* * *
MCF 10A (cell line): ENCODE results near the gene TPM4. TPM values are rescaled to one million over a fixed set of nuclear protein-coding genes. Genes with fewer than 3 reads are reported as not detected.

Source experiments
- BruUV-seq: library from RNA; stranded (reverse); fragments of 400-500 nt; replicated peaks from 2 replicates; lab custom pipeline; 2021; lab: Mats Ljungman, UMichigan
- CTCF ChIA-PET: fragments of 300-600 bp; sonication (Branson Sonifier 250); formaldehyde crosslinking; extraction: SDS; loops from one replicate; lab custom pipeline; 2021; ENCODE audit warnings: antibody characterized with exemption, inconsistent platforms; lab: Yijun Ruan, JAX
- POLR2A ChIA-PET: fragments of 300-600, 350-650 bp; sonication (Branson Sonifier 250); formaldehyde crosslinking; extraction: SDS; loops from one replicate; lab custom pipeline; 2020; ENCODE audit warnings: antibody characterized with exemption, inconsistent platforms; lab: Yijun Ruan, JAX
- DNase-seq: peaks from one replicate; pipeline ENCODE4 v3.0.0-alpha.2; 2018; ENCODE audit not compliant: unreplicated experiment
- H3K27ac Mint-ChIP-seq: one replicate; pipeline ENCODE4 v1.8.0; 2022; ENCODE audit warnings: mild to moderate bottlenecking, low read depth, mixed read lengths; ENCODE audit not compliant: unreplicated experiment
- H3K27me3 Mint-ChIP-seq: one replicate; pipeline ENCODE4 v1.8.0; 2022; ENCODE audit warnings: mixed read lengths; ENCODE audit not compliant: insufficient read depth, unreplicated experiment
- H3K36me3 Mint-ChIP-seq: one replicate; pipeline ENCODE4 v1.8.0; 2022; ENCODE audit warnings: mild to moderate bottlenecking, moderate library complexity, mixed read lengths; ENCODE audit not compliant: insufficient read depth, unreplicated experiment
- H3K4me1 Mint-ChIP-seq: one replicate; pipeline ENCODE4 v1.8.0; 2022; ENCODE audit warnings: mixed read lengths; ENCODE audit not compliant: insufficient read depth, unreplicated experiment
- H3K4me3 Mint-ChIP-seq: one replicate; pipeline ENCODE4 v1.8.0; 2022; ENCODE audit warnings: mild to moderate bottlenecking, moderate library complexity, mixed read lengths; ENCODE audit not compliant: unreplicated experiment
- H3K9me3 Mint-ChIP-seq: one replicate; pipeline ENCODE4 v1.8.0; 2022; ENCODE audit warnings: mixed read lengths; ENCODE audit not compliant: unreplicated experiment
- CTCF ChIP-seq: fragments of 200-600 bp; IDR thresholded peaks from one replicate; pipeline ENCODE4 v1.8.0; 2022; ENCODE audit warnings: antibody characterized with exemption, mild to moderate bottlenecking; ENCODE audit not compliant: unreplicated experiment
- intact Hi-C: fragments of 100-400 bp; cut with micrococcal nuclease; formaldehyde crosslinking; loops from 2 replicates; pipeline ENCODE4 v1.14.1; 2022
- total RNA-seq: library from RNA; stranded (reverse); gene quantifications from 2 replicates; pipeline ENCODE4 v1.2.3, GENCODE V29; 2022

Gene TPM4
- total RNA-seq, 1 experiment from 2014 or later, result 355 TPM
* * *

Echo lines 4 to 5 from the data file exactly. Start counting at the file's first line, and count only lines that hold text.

- CTCF ChIA-PET: fragments of 300-600 bp; sonication (Branson Sonifier 250); formaldehyde crosslinking; extraction: SDS; loops from one replicate; lab custom pipeline; 2021; ENCODE audit warnings: antibody characterized with exemption, inconsistent platforms; lab: Yijun Ruan, JAX
- POLR2A ChIA-PET: fragments of 300-600, 350-650 bp; sonication (Branson Sonifier 250); formaldehyde crosslinking; extraction: SDS; loops from one replicate; lab custom pipeline; 2020; ENCODE audit warnings: antibody characterized with exemption, inconsistent platforms; lab: Yijun Ruan, JAX